But the second message had her staggering to a chair, mindless of the crowd around her. It, too, was from South America, from another number she didn't recognize.

  "Come back or you're next."

  She was next.

  What now? The U.S. government had its own program going at the United States Geological Survey, the nation's center for earthquake research. Studying plate tectonics and shifts in the earth's crust, they also searched for methods of prediction. The geologists there were also developing a way to reduce the effects of earthquakes, utilizing a method that would eventually approximate the system that Haley had already created. But the USGS believed they were the brightest and the best. They'd never accept the fact that she'd developed a superior system—only to lose it.

  Haley firmly turned off her pager, but couldn't bring herself to throw it away. Somehow, sick as it seemed, the thing was her only link to that insane world. She shivered and closed her eyes, willing herself not to cry. She could be thankful for one thing—that without her or the other geologists to recreate it, the system couldn't be used again. And without the notes and records destroyed in the bomb blast, she couldn't produce another system like it in less than a year.

  So here she was, running for her life, a suspect in the bombing and the murders. Those were crimes for which, if extradited back to South America, she'd be executed swiftly. What to do?

  Well, if she didn't want to die, she had to completely disappear.

  Suddenly Haley felt three times her twenty-five years. Yet she was alive, wasn't she? So what if all she had was the twenty dollars in her purse and the clothes on her back? She was alive, she reminded herself again as she swallowed two pills for her ulcer. For however long, she was alive.

  She blinked back tears and forced herself to remember that was a good thing.

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  Chapter 1

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  When the plane from Los Angeles finally arrived in Colorado Springs, everyone waiting in the terminal moved and shifted in anticipation. Everyone, that is, except Cameron Reeves.

  He leaned negligently against the wall, as far away from the hustle and bustle as possible. While waiting for the aircraft to unload, he amused himself by watching the people rush around like busy little ants. Nellie, his sister-in-law, was no different. She burst off the plane with her usual sense of urgency and he found himself grinning at the sight of her, bulging with pregnancy. He saw her turn her head to a woman walking next to her, whisper something, then squeeze the woman's hand before coming toward him.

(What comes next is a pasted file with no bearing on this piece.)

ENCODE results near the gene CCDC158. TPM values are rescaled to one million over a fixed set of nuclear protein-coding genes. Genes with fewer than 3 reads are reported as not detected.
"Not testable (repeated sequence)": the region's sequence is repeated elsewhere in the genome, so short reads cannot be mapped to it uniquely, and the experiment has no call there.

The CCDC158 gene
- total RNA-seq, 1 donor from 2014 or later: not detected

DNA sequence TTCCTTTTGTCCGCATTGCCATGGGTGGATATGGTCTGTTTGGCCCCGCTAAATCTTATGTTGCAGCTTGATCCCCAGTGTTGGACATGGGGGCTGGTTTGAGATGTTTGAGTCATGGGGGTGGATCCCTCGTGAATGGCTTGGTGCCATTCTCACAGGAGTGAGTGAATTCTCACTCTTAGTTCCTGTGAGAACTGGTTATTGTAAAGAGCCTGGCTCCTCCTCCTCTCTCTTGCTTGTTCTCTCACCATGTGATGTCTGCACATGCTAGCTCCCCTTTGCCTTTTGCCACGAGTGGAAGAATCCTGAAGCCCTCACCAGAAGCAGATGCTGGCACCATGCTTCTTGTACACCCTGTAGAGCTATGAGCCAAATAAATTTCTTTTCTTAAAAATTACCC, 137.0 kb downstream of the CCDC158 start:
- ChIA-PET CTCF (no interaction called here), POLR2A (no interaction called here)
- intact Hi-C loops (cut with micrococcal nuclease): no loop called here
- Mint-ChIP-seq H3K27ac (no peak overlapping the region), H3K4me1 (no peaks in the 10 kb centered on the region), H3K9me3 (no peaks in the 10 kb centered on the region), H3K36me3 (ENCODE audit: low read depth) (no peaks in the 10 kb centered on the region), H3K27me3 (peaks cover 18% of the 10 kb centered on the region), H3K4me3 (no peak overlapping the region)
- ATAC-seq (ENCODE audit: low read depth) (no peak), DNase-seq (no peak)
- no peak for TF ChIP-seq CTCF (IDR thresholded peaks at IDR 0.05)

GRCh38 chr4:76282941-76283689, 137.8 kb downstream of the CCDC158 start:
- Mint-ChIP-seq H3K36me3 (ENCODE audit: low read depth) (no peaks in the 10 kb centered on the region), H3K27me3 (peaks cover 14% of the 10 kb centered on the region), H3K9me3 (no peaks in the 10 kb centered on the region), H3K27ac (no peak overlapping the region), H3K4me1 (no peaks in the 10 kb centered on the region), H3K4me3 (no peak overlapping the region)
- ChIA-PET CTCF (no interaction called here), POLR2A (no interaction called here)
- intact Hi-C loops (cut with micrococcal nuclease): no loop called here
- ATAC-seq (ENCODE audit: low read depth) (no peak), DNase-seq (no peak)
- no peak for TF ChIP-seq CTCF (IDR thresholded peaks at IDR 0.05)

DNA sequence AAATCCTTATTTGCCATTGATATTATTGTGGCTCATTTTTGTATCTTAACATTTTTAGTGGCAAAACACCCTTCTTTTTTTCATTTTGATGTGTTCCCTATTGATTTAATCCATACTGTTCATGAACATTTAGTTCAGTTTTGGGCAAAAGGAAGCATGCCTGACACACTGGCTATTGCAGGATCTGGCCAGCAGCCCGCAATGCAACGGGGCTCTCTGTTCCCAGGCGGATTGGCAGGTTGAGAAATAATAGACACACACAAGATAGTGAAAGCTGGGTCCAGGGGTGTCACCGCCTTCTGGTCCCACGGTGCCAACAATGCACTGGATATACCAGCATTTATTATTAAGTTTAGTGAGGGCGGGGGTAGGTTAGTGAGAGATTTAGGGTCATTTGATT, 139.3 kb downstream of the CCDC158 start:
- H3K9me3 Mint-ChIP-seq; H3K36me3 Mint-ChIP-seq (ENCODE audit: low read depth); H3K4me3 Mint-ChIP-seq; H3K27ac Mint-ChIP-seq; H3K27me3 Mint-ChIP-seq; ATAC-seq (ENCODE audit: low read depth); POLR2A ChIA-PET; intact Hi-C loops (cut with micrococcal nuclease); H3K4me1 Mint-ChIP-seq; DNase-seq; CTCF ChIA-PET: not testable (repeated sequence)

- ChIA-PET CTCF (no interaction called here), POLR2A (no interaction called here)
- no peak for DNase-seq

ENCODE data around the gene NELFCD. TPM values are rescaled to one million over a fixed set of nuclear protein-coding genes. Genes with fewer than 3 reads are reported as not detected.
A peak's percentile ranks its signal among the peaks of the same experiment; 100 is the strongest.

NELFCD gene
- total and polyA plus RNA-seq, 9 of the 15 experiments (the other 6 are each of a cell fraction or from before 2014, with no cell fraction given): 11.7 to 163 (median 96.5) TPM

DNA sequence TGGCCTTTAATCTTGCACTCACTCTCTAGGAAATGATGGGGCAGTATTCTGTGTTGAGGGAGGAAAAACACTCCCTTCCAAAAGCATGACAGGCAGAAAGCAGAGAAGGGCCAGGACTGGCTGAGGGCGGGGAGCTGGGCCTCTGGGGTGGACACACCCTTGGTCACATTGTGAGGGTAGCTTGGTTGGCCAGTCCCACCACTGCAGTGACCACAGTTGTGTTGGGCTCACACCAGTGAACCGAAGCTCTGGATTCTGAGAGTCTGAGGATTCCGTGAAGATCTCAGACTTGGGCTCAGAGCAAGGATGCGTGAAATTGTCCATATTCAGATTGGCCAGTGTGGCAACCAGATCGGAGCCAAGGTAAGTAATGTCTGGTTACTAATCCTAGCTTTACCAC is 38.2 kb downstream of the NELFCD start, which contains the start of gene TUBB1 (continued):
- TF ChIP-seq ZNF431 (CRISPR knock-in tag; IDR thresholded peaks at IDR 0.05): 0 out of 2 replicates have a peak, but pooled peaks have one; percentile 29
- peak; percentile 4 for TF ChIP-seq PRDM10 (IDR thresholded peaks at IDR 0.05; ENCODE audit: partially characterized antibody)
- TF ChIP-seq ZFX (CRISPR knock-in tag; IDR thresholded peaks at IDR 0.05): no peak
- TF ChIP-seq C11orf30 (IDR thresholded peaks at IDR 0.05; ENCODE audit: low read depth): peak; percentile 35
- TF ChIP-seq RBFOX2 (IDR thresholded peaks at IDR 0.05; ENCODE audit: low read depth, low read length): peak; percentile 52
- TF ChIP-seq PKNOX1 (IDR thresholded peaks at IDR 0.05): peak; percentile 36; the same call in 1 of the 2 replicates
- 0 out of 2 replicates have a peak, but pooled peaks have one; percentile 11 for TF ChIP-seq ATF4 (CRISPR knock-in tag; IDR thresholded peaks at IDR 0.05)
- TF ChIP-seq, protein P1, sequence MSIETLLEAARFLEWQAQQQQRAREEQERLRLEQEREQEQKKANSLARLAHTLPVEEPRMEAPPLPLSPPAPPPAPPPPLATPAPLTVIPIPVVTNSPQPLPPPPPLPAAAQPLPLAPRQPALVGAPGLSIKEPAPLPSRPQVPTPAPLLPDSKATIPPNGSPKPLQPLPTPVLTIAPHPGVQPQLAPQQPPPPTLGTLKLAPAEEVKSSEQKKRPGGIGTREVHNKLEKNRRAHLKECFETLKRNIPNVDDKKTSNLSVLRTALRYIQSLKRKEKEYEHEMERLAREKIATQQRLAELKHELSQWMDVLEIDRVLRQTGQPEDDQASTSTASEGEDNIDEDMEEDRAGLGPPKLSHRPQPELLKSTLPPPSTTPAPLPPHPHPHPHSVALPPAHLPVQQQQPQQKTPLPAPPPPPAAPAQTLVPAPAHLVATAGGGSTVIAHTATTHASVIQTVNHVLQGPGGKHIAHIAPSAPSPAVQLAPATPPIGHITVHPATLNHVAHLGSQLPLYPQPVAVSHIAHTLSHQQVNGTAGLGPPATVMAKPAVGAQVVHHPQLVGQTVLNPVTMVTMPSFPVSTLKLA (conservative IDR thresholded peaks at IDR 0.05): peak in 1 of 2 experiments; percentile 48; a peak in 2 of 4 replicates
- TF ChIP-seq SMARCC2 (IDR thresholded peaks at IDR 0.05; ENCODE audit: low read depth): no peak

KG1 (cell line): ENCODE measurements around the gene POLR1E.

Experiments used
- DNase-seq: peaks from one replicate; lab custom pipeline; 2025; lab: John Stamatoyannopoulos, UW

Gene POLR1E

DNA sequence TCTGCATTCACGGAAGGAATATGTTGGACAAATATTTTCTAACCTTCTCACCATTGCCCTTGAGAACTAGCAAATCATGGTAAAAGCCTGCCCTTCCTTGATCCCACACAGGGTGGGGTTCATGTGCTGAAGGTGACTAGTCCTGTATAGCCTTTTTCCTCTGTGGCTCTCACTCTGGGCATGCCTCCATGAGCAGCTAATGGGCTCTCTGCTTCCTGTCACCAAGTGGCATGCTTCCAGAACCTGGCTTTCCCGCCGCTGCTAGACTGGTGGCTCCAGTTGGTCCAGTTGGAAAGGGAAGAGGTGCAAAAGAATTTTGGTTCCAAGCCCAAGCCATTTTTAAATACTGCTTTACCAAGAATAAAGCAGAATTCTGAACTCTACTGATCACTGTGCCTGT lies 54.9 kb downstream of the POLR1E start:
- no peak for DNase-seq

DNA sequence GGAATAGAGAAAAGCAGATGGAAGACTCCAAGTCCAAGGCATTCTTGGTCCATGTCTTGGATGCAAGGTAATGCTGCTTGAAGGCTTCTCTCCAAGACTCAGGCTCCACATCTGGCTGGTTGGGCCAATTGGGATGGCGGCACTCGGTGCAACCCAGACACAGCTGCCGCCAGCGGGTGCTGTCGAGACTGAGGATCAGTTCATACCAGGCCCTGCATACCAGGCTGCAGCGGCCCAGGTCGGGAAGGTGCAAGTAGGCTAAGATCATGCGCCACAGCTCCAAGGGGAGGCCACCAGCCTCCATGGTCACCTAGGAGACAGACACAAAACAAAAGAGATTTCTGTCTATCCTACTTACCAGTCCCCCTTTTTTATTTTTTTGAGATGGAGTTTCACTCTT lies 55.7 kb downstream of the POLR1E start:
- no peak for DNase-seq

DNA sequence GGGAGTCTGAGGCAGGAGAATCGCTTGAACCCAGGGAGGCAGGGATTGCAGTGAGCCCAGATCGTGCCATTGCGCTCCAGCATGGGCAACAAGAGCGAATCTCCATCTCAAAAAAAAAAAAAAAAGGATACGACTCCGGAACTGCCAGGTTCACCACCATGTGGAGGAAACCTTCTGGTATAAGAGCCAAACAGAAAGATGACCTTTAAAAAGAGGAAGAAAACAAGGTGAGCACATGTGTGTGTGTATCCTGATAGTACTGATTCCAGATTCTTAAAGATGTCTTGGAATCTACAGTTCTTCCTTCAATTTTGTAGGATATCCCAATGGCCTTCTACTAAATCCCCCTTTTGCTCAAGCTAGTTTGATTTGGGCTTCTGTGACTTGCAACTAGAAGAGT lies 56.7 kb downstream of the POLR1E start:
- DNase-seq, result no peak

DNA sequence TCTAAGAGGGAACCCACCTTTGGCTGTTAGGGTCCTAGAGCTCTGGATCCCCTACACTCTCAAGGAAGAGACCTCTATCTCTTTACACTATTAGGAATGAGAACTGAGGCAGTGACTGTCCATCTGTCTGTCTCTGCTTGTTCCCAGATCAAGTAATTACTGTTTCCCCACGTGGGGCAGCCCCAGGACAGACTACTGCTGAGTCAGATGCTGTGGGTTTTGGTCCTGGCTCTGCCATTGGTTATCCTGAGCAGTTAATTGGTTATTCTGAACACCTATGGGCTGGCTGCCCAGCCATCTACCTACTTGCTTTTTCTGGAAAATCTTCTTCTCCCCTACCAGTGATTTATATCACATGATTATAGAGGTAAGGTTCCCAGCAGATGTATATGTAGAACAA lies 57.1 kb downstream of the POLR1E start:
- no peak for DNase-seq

"Cam!" She stopped short, her seven-and-a-half-months-pregnant belly taking up the entire aisle. Hands on her hips, she gave him the once-over, ignoring the poor people struggling to get around her. "Where's Jason?"

  "I came instead."

  "Why?" she demanded. "What's the matter?"

  "Now there, Nellie—" he started, ready to soothe. In the two weeks she'd been visiting her mother in Los Angeles, she'd ballooned. She looked ready to pop.

  Her pretty green eyes narrowed and Cam wondered if all women, no matter how even-tempered, turned psychotic while pregnant. "Don't tell me," she insisted, holding up a hand. "I'm sure I don't want to know."

  "It's not serious, Nellie. Jason just…" Cam hesitated, watching with fascination as people managed to push and shove their way around this hug
e woman who, just last spring, had been the tiniest thing he'd ever seen.

  "He just what, Cameron?"

  He winced at the use of his full name. Well, his brother had warned him she'd be ticked. "Okay, he fell off the barn roof—"


  "But it's only a sprained wrist. I swear it."

  They looked at each other, brother and sister-in-law, and despite their equal concern for Jason, smiled. Then laughed. Jason was undoubtedly the clumsiest, most wonderful man alive. And they both loved him.

  "How come Zach didn't come?"

  Cameron grinned at that. His other brother had vowed to stay as far away from either Jason or Nellie as much as humanly possible. "He's afraid that growth you've got going there is contagious." He reached out to rub her belly fondly, taking it as a good sign when she didn't snap his hand off.

  "Poor Jas. Only a sprain, huh?" Nellie sighed, relented, and finally moved to hug Cam. Her stomach hit him first, and he staggered slightly, before adjusting himself to accept her weight.